Sharks are the kings of the oceans; being the top most predators they help control the natural balance underwater. Sharks control populations of the turtles and sea cows by eating them, if not for the sharks there would be overwhelming amounts of them on the sea grass, which is an important habitat for smaller fish and shrimp that contribute towards fisheries, stated marine biologist Mike Heithaus, who is a leading shark researcher from the Florida International University.
But even though sharks are the masters in the food chain they are still in trouble in some parts of the world. Sadly almost 100 million sharks are captured from the oceans every year due to the demand for their fins and meat.
Microsoft cofounder Paul G. Allen who is also the founder of Vulcan Incorporation, which funds a series of scientific initiatives on ocean health, space flight, and understanding the human brain. Vulcan Inc. has given four million dollars in investment to the Global FinPrint project.
In a recent survey conducted by the International Union for the Conservation of Nature it was determined that researchers do not have enough data to accurately assess the current population of the sharks and ray species stated Dunes Ives, senior director of philanthropy at Vulcan Inc.
“This information will help inform more effective conservation efforts.”
There is some historical data is available on shark populations, including the data researchers receive from underwater camera.
With this new effort the amount of cameras placed undersea worldwide, particularly in areas where little is known about shark populations such as the Indo-Pacific, tropical western Atlantic and southern and eastern Africa and Indian Ocean islands, stated Heithaus.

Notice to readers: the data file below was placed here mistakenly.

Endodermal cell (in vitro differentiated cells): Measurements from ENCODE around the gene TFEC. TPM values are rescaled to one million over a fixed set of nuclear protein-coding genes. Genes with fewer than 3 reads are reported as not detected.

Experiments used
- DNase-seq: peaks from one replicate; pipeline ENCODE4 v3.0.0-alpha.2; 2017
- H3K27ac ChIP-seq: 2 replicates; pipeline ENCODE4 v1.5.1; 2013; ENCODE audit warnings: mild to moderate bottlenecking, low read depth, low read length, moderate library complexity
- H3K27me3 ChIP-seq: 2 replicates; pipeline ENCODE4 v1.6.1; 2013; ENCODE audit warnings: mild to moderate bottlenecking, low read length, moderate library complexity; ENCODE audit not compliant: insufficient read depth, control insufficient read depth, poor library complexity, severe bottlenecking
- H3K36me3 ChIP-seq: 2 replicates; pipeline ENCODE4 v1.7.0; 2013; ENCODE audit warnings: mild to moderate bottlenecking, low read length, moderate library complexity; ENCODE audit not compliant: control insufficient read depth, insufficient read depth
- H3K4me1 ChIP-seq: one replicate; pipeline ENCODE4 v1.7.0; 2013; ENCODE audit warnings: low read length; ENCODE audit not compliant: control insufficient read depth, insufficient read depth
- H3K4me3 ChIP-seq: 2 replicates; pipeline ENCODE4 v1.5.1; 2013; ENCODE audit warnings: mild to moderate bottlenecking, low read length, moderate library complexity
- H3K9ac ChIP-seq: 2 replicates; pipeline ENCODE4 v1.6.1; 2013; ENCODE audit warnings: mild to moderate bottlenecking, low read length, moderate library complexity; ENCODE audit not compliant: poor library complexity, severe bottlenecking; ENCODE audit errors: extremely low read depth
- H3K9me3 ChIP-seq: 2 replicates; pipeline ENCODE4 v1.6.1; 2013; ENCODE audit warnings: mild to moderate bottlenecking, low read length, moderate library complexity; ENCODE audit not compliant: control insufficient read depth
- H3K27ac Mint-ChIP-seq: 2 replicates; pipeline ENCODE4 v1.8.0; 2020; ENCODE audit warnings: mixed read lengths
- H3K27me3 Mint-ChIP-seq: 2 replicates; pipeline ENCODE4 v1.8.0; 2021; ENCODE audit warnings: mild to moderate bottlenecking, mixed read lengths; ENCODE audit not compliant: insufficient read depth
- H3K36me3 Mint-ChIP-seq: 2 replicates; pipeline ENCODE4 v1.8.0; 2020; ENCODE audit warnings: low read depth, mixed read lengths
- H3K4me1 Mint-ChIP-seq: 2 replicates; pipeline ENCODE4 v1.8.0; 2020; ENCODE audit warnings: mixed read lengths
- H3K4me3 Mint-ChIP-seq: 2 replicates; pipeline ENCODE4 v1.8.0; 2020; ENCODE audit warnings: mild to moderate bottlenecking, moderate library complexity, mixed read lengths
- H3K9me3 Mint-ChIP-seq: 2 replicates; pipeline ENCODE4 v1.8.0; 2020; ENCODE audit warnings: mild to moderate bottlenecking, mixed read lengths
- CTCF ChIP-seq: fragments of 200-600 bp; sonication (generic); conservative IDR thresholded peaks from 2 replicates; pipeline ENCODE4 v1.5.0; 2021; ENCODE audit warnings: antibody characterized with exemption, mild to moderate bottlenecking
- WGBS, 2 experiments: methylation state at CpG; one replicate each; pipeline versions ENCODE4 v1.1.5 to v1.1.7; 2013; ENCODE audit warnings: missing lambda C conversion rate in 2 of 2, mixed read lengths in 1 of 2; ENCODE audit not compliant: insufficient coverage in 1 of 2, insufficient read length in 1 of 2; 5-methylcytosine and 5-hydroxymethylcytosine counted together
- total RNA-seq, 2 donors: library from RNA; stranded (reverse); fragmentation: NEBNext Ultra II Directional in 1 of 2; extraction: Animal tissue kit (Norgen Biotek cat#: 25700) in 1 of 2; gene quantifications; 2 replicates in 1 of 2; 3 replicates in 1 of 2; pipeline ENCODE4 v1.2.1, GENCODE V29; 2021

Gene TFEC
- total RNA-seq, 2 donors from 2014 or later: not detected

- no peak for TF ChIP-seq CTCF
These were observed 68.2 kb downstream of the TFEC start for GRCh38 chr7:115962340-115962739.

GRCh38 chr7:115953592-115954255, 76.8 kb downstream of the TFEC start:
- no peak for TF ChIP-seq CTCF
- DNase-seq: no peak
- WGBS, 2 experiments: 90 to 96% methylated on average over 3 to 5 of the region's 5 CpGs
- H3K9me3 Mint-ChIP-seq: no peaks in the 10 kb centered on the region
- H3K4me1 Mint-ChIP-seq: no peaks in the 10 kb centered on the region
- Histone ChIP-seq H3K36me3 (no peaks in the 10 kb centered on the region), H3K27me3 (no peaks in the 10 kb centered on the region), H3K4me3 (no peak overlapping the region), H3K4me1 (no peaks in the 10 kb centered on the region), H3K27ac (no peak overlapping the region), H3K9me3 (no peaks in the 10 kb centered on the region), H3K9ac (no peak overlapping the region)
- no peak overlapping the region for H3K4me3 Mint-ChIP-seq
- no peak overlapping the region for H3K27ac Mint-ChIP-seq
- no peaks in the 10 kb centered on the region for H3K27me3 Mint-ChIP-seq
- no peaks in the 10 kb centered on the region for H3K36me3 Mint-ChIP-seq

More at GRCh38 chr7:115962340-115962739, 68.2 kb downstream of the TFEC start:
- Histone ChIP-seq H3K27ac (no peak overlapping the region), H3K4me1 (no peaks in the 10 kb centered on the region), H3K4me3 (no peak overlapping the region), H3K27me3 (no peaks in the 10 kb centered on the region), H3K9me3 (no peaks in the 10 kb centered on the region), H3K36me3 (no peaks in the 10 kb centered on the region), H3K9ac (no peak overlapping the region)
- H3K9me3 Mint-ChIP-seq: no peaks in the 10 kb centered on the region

However this new study will not give an absolute number of how many sharks there are but it will give an idea of how many sharks are present in different locations, which places have more numbers and which locations show a reduction in the number of sharks.
Demian Chapman of Stony Brook University in New York is leading the international team of researchers, which include researchers from the James Cook University in Queensland, Australia and the Australian Institute of Marine Science.
There will be open-access platform set up where the data from the survey will be made available. The data will include information on species density, habitats and diversity trends.
“Global FinPrint will help us better understand one of the ocean’s great mysteries: What is happening with fragile marine ecosystems when sharks are removed?” said Chapman.
Such concerns have to be met because many countries reply on healthy coral reefs for food security, tourism and coastal protection.